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Sunday, July 26, 2009

Team England's instructional videos in English




Thursday, July 23, 2009

Detailed process of manufacturing of shuttle cocks

Very educational video of RSL's factory in China.

Friday, July 17, 2009

Overhead swing action

The overhead shot is the most important shot in badminton.

Why?

It allows you to hit the shuttle at the highest point, by doing that you
a. will be able to take away reaction time from your opponent
b. allows greater deception
c. allows maximum power stroke, by making full use of arm extension (Lever)

Basically, all coaches will teach this shot as it is the most fundamental stroke. One can hit a drop, clear and a smash from this shot.

The overhead can be liken to a throwing action. Basically you stand on a sideway position and then 'open' up with your racquet arm. Your non-racquet arm points to the direction of the incoming shuttle, this is important for balance and follow through.

Next the sequence is the hitting action. Which can be a drop; which you lightly tap the shuttle slightly in front to force the shuttle to travel near the net.

The clear is you hit the shuttle slightly behind you so that it travels high and far.

The smash is hit with pace and with the wrist in a downward action.

This cartoon illustrates the hitting action of the overhead stroke.

Saturday, July 11, 2009

Serving in Doubles

It's important in the game of doubles to tell your partner what kind of serve you are serving.

The prefered serve is the backhand serve.

GIFSoup
For example, one can serve to the 'T' or the front corners.
One can also serve to the back corners called the 'flick serve'. Below is Fu Haifeng doing a flick serve to Tan Boon Heong's backhand corner.

GIFSoup
Another variation is the drive serve.

The server should signal to the back player what kind of service he's doing. For example, if the server did a flick serve, he should communicate to his partner via a signal. When doing the flick serve, both the serving side must be prepared to defend a smash and adopt a side by side stance.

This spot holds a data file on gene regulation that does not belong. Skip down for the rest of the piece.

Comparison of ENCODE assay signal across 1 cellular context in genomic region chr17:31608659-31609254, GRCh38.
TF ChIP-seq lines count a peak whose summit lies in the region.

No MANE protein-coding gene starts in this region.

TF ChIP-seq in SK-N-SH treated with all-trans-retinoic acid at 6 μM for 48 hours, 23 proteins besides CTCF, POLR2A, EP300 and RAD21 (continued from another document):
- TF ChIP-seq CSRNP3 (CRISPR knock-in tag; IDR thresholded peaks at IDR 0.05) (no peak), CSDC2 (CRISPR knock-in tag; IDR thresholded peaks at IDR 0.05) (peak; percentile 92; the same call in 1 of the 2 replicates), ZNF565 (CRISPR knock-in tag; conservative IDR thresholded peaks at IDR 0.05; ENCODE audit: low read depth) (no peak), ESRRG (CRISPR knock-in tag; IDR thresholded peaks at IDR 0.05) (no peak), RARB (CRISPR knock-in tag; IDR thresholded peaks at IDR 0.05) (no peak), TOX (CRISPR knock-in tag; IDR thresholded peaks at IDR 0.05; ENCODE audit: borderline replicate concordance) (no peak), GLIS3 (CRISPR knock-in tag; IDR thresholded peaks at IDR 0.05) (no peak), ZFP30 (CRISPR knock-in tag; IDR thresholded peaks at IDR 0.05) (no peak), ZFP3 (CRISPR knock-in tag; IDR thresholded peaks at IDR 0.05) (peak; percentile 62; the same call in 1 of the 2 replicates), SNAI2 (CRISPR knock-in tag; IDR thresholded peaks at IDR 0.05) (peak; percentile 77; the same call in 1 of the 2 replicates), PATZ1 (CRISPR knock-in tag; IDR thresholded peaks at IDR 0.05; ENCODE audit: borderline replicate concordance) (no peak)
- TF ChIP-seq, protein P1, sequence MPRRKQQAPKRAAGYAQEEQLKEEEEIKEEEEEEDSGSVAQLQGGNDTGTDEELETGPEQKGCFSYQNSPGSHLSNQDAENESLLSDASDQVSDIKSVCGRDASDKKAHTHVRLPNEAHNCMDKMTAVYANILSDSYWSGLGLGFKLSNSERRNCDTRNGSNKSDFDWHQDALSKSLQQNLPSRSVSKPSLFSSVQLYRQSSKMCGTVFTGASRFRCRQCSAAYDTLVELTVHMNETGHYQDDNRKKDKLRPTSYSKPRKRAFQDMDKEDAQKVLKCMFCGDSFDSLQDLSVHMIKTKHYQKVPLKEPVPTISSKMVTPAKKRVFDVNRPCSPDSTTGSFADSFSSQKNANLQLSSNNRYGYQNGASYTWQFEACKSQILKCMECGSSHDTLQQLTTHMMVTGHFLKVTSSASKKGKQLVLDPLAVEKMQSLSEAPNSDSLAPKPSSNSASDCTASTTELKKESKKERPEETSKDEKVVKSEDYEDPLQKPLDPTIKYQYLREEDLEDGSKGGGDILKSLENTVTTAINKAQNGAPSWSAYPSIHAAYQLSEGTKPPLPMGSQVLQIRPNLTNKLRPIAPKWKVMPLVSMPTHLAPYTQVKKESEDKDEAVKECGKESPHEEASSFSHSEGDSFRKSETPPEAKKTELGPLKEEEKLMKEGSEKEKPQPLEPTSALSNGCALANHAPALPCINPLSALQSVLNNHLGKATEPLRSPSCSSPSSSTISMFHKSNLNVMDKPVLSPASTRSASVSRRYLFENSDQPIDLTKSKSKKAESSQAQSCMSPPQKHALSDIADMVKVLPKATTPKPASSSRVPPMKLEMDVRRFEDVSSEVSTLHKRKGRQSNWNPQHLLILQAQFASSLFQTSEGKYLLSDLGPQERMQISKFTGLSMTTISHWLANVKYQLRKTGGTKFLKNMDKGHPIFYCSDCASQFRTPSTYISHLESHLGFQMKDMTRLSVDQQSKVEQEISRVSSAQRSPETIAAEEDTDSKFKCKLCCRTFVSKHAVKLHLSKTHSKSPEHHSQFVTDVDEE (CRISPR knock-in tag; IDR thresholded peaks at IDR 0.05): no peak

For the serve to the front corner, a simple signal will do, so that the back person gets ready to smash. Here Koo Kien Kiat (MAS) signals to his partner Tan Boon Heong (MAS), the direction of his serve.

Tuesday, July 7, 2009

Racquets I used to own

My current racquets:

1X AT900P 3UG5(Markis Kido)
1X NS9900JP 2UG5
1X Gosen Roots Aermet 6900 3UG5
2X Ti-10 3UG5 (Koo Kien Kiat)
1x Carbonex 21SP 2UG4
1x APACS weight training racquet 120g G5.

Used to own:

2X AT900T 3UG5 SP/JP
1X AT700 3UG4 SP
1X NS9000X 3UG4
1X NS5000 3UG4
1X Carbonex 21 special SP 2UG4
1x Gosen Roots Aermet 2700 3UG5
1X Wilson K-Tour
1X Wilson K-Pro
1X MP99 SP 3UG5
1X Ti-10 3UG4 (2nd Gen)
1X Carbonex 8 SP

Heck I'm such a Yonex Homer, they will be lucky if I work for them. :) How to submit my resume?

Sunday, July 5, 2009

Reverse Badminton :)

The term around the head shot can be named interchangably with reverse shots.

i.e. reverse smash, reverse clear, reverse drop and reverse drive. Basically it is a shot you take over your non-dominant shoulder. It's primarily an overhead stroke (above net level)

It's the prefered way to hit the shuttle on your backhand side. It has numerous advantages over the backhand shot: